SHOW AND TELL
Bring a thing you found on your nature walk.
Topic: Earth Day
Nature is a living, breathing part of us.
The value is frugality, which is to use all our resources wisely.
For ecology, we’ll study watershed runoff.
Outside, we’ll take a nature walk.
The songs we’ll be singing are Mr. Sun, Edelweiss, This Land is Your Land, Catch a Falling Star, and When You Wish Upon a Star.
For creative dramatics, we’ll hear How the Wicked Dragon Grows.
Our art activities are the dragon grows, compost mural, tree of endangered life, rainforest frogs, and nurture nature badges.
For motor development, we’ll work on coordination with carioca running, single leg balancing, arm circles, and simultaneous jump/turn. For bilaterality, we’ll drive a spaceship, bounce to the hoop, toss ‘n’ catch, and bowling balls.
ARE YOU A WIMPY PARENT?
I watched a parent carry her child out of the school yesterday kicking and screaming. For those of us struggling with a major guilt trip because both parents work, we wimp out a lot! Confronted by a crying, pouting, demanding, or persistent munchkin, we pushover parents tend to buckle under in defeat and frustration. The problem with this is that children who are raised without limits firmly in place often feel insecure and confused; it’s hard for them to make sense of the world when they don’t know what the boundaries are. Not only that, but it can be downright scary for a child to think he may be running the show. Children are more secure knowing their parents are in charge. Little wonder then that the children of wimpy parents are often disruptive, unhappy, and low in self-esteem.
Another thing that happens when the parent gets pushed past where the limit should be is that we end up saying and doing things we really don’t want to say or do; things that really hurt the child’s psyche. Authoritative parents, on the other hand, don’t spend a lot of time yelling. They don’t have to because their kids know beyond a shadow of a doubt that if they don’t behave, consequences will be meted out firmly and calmly. So, how to stop being a wimp?
o Determine your family’s bottom-line rules. – You and your spouse have to decide what’s really important and come up with rules based on those values. Make sure you communicate those rules with your children before everyone gets involved in a power struggle.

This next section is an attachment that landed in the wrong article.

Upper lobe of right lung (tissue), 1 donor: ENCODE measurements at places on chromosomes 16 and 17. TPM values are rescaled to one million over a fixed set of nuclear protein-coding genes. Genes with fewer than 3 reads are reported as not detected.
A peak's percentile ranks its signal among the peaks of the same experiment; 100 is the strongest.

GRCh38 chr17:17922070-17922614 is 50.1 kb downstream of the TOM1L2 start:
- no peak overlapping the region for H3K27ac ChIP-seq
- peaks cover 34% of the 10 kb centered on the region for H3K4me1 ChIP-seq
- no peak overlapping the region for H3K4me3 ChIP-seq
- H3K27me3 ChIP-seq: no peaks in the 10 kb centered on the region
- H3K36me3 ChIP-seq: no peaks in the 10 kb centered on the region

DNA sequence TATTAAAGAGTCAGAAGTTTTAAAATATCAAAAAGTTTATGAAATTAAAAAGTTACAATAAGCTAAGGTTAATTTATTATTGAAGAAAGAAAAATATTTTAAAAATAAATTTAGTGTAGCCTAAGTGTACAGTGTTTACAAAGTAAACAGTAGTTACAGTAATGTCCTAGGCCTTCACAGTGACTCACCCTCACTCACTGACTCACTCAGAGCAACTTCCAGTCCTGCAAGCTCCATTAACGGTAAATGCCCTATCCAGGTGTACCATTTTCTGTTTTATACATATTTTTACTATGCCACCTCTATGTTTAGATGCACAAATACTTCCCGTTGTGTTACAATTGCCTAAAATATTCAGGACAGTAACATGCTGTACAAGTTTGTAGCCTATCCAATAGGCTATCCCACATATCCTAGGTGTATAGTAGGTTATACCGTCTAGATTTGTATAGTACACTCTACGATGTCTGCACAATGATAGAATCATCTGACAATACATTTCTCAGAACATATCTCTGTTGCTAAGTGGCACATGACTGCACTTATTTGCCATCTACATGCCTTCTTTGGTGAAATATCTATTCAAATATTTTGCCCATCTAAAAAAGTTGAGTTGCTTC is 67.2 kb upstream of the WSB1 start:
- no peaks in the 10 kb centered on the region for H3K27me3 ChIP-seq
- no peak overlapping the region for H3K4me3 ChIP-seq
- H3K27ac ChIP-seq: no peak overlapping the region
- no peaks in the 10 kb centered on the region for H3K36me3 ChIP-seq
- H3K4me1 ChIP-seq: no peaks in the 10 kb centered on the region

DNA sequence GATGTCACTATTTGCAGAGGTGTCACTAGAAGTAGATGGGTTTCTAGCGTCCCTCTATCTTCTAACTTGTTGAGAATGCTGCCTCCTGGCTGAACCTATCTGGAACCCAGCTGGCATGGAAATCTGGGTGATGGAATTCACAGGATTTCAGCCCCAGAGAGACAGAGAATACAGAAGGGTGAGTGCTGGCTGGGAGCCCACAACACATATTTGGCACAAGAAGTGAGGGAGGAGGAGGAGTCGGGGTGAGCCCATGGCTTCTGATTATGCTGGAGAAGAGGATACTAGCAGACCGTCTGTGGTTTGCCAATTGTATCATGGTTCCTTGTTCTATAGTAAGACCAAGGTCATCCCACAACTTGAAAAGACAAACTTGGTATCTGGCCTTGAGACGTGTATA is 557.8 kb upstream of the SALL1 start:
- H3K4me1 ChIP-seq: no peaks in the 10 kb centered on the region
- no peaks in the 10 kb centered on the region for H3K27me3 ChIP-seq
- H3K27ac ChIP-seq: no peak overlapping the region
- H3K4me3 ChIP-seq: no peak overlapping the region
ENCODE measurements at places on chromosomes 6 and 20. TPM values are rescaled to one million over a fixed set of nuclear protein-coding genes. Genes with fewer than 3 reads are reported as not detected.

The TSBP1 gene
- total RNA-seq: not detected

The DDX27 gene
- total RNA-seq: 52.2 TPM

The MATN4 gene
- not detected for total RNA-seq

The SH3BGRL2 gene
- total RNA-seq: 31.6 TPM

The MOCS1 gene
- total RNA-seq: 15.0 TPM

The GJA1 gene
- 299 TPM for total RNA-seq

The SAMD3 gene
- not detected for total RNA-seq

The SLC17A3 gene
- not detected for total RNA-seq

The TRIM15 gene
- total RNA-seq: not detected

o Stand firm. – Enforce with the 1-2-3 rule: Express your expectation, remind once, then physically enforce. If you do not deviate from this pattern, your child knows exactly where the limit is. Some call it extreme parenting. Don’t let yourself get into the routine of abdicating because of convenience, fatigue, or guilt. The Skinner effect goes into play then, causing your child to try harder next time to get his own way.
o Don’t fear your child’s intense emotions. – It’s okay for children to be intense. Remember that children raised with firm limits are more apt to become self-reliant, self-disciplined adults.
o Expect kids to resist. – As achieving parents, we have strong-willed children. They will test the limits in every creative way possible.
When you’re not having constant discipline and authority problems as well as conflicts with your spouse, you’ll enjoy your children much more. And that’s why we had kids in the first place.
On the Calendar
Easter Eggs – We had a huge Easter egg donation from our friends at Wal-Mart buy it would take us years to use them all so we looking for a place to share our donation. If you know of any organizations that could make use of plastic eggs, maybe for next year, let us know. We have thousands of eggs to share.
Picture Day – On Monday April 16, the photographer will be at the school to take individual, sibling and group class pictures. Make a point to have you child at school so they can be in their class group picture.
Conferences – This is a time for those of us who care deeply for one of our little people to meet together to share joys and concerns. To make the most of our face time, please make a list of the things you particularly want to talk about. You’ll get a status report on the Friday before conferences, which will begin on April 23 and end by May 2 Look for the sing up sheets in the foyer.
Play Time – While children do need time to play alone and with other children without adult intervention, research shows that playtime with parents is also important. Children crave time with parents. It makes them feel special. Parents are encouraged to find time to spend playing with their kids on a regular basis. This should include one to one with each child and group time with all of the adults and kids in the home. If you are a single parent or have an only child, occasionally invite family or friends over to play.